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                Author and article information

                Journal
                Int J Chron Obstruct Pulmon Dis
                Int J Chron Obstruct Pulmon Dis
                International Journal of COPD
                International Journal of Chronic Obstructive Pulmonary Disease
                Dove Medical Press
                1176-9106
                1178-2005
                2018
                14 December 2018
                : 13
                : 4005-4013
                Affiliations
                [1 ]Department of Respiratory Medicine, Shenmu Hospital, Shenmu, Shaanxi, China, research568rbx@ 123456yeah.net
                [2 ]Department of Nursing, Shenmu Hospital, Shenmu, Shaanxi, China
                [3 ]Department of Surgery, Shenmu Hospital, Shenmu, Shaanxi, China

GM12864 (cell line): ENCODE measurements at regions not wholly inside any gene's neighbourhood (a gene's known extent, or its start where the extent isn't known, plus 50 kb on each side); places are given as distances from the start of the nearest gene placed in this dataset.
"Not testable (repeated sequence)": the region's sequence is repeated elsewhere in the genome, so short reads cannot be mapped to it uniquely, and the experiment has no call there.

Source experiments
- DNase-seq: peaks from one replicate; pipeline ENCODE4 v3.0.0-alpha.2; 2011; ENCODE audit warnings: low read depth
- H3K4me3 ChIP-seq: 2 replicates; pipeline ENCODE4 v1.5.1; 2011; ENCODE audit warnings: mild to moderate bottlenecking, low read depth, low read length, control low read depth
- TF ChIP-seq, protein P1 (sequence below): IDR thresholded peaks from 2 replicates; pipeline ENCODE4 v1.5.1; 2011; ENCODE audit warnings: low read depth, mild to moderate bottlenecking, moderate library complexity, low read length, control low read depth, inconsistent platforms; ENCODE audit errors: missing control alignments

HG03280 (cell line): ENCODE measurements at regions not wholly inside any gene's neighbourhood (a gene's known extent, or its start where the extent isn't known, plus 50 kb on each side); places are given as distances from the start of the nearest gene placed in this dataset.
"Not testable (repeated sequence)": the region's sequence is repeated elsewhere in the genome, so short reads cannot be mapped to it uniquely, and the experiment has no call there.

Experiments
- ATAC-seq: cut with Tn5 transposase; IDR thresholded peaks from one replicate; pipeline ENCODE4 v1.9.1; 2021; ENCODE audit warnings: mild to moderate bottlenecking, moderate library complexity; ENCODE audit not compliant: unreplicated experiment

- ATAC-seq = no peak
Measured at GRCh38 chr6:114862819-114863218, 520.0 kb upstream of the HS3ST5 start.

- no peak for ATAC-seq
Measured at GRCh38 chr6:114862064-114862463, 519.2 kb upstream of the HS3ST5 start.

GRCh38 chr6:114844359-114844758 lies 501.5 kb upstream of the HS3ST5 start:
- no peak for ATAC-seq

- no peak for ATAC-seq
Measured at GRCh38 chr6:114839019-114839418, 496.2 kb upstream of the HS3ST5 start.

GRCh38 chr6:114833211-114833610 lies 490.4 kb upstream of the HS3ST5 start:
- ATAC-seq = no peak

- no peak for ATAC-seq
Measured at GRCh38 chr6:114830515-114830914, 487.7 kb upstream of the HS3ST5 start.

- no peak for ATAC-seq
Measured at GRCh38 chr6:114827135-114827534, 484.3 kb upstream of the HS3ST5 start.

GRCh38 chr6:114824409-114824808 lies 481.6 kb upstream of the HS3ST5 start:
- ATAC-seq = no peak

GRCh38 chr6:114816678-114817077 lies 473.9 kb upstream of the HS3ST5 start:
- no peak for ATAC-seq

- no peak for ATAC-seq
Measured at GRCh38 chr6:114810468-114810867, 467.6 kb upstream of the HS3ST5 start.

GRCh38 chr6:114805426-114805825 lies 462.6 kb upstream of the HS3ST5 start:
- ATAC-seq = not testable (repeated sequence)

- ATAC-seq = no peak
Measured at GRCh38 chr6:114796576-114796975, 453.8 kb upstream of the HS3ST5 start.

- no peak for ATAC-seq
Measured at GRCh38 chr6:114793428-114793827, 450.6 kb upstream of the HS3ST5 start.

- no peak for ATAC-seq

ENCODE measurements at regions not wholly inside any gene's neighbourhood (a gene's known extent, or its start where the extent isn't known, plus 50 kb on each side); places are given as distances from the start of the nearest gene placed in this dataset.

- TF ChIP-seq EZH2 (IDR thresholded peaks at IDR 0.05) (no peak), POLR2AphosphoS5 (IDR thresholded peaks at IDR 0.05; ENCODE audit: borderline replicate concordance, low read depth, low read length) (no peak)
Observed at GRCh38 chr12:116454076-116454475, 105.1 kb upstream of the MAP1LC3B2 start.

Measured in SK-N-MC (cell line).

[4 ]Department of Respiratory Medicine, Gansu Provincial Hospital, Lanzhou, Gansu, China
                [5 ]Department of Respiratory Medicine, First Affiliated Hospital, Xi’an Medical University, Xi’an, Shaanxi China, research568rbx@ 123456yeah.net
                Author notes
                Correspondence: Biaoxue Rong, Department of Respiratory Medicine, Shenmu Hospital, Shenmu, 719300, Yulin City, Shaanxi, China, Tel +86 1 534 926 0656, Email research568rbx@ 123456yeah.net
                Article
                copd-13-4005
                10.2147/COPD.S177038
                6300378
                © 2018 Li et al. This work is published and licensed by Dove Medical Press Limited

                The full terms of this license are available at https://www.dovepress.com/terms.php and incorporate the Creative Commons Attribution – Non Commercial (unported, v3.0) License ( http://creativecommons.org/licenses/by-nc/3.0/). By accessing the work you hereby accept the Terms. Non-commercial uses of the work are permitted without any further permission from Dove Medical Press Limited, provided the work is properly attributed.

                Categories
                Original Research

                Respiratory medicine

                extended care, copd, disease control